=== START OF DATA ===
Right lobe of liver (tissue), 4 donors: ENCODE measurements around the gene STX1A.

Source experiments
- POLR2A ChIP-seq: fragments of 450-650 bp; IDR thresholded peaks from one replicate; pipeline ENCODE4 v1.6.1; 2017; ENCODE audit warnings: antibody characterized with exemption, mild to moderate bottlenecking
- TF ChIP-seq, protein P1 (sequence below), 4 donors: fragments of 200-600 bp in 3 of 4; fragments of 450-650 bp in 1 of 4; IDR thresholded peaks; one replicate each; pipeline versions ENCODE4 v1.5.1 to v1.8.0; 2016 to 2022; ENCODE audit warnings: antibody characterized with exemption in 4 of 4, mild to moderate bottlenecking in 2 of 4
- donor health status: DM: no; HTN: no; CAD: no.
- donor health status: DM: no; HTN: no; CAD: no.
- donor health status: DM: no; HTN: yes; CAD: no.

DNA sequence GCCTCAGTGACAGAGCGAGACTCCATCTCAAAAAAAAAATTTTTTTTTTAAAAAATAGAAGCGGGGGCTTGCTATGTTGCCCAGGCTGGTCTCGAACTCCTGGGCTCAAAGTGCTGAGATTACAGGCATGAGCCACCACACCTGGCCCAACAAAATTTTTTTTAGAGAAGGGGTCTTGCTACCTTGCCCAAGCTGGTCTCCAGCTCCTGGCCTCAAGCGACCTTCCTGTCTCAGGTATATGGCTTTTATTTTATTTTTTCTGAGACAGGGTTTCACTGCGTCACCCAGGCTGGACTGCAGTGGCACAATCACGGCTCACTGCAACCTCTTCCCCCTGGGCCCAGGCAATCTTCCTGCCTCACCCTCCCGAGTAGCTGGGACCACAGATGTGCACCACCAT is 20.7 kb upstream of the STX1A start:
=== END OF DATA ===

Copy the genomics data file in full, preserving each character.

Right lobe of liver (tissue), 4 donors: ENCODE measurements around the gene STX1A.

Source experiments
- POLR2A ChIP-seq: fragments of 450-650 bp; IDR thresholded peaks from one replicate; pipeline ENCODE4 v1.6.1; 2017; ENCODE audit warnings: antibody characterized with exemption, mild to moderate bottlenecking
- TF ChIP-seq, protein P1 (sequence below), 4 donors: fragments of 200-600 bp in 3 of 4; fragments of 450-650 bp in 1 of 4; IDR thresholded peaks; one replicate each; pipeline versions ENCODE4 v1.5.1 to v1.8.0; 2016 to 2022; ENCODE audit warnings: antibody characterized with exemption in 4 of 4, mild to moderate bottlenecking in 2 of 4
- donor health status: DM: no; HTN: no; CAD: no.
- donor health status: DM: no; HTN: no; CAD: no.
- donor health status: DM: no; HTN: yes; CAD: no.

DNA sequence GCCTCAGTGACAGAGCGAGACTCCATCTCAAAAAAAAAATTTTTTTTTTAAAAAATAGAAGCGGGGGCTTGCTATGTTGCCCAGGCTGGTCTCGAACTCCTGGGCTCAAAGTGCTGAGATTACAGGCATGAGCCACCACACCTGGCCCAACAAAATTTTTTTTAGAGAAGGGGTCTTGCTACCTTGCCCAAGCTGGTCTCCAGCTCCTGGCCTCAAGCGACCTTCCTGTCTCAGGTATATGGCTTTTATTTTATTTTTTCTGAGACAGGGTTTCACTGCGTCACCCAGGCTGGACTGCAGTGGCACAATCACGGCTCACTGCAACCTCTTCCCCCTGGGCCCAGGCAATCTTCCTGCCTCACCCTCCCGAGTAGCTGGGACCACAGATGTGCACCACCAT is 20.7 kb upstream of the STX1A start: